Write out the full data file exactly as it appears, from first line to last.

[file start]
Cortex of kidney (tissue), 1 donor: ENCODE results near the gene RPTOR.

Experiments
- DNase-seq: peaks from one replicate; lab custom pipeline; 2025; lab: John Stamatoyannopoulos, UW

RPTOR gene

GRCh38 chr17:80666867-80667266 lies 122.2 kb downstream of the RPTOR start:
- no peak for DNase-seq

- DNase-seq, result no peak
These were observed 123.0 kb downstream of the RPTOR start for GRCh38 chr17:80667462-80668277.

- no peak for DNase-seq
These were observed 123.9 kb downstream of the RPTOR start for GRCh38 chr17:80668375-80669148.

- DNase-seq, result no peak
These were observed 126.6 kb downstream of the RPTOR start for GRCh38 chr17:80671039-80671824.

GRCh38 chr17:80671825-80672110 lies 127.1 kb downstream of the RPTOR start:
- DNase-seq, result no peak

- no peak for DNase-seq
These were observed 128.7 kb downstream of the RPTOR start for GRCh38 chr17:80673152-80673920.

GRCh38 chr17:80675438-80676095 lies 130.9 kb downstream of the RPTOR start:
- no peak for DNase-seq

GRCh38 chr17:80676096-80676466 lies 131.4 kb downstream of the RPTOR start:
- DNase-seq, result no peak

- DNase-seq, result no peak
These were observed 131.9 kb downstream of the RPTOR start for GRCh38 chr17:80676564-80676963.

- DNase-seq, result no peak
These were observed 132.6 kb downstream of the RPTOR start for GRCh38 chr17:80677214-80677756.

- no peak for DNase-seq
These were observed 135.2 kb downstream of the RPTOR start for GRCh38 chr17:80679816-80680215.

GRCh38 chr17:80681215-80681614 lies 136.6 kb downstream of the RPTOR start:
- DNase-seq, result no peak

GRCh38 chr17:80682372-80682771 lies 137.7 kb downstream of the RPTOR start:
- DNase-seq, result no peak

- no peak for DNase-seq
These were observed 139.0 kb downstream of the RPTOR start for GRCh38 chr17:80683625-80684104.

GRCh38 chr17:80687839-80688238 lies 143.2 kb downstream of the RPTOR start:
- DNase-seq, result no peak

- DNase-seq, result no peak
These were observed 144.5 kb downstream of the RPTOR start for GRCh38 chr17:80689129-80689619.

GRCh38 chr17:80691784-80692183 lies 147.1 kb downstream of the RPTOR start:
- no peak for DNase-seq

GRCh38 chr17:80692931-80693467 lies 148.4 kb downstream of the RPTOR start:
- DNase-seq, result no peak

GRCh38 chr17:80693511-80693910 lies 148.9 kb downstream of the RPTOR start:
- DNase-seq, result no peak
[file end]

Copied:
Cortex of kidney (tissue), 1 donor: ENCODE results near the gene RPTOR.

Experiments
- DNase-seq: peaks from one replicate; lab custom pipeline; 2025; lab: John Stamatoyannopoulos, UW

RPTOR gene

GRCh38 chr17:80666867-80667266 lies 122.2 kb downstream of the RPTOR start:
- no peak for DNase-seq

- DNase-seq, result no peak
These were observed 123.0 kb downstream of the RPTOR start for GRCh38 chr17:80667462-80668277.

- no peak for DNase-seq
These were observed 123.9 kb downstream of the RPTOR start for GRCh38 chr17:80668375-80669148.

- DNase-seq, result no peak
These were observed 126.6 kb downstream of the RPTOR start for GRCh38 chr17:80671039-80671824.

GRCh38 chr17:80671825-80672110 lies 127.1 kb downstream of the RPTOR start:
- DNase-seq, result no peak

- no peak for DNase-seq
These were observed 128.7 kb downstream of the RPTOR start for GRCh38 chr17:80673152-80673920.

GRCh38 chr17:80675438-80676095 lies 130.9 kb downstream of the RPTOR start:
- no peak for DNase-seq

GRCh38 chr17:80676096-80676466 lies 131.4 kb downstream of the RPTOR start:
- DNase-seq, result no peak

- DNase-seq, result no peak
These were observed 131.9 kb downstream of the RPTOR start for GRCh38 chr17:80676564-80676963.

- DNase-seq, result no peak
These were observed 132.6 kb downstream of the RPTOR start for GRCh38 chr17:80677214-80677756.

- no peak for DNase-seq
These were observed 135.2 kb downstream of the RPTOR start for GRCh38 chr17:80679816-80680215.

GRCh38 chr17:80681215-80681614 lies 136.6 kb downstream of the RPTOR start:
- DNase-seq, result no peak

GRCh38 chr17:80682372-80682771 lies 137.7 kb downstream of the RPTOR start:
- DNase-seq, result no peak

- no peak for DNase-seq
These were observed 139.0 kb downstream of the RPTOR start for GRCh38 chr17:80683625-80684104.

GRCh38 chr17:80687839-80688238 lies 143.2 kb downstream of the RPTOR start:
- DNase-seq, result no peak

- DNase-seq, result no peak
These were observed 144.5 kb downstream of the RPTOR start for GRCh38 chr17:80689129-80689619.

GRCh38 chr17:80691784-80692183 lies 147.1 kb downstream of the RPTOR start:
- no peak for DNase-seq

GRCh38 chr17:80692931-80693467 lies 148.4 kb downstream of the RPTOR start:
- DNase-seq, result no peak

GRCh38 chr17:80693511-80693910 lies 148.9 kb downstream of the RPTOR start:
- DNase-seq, result no peak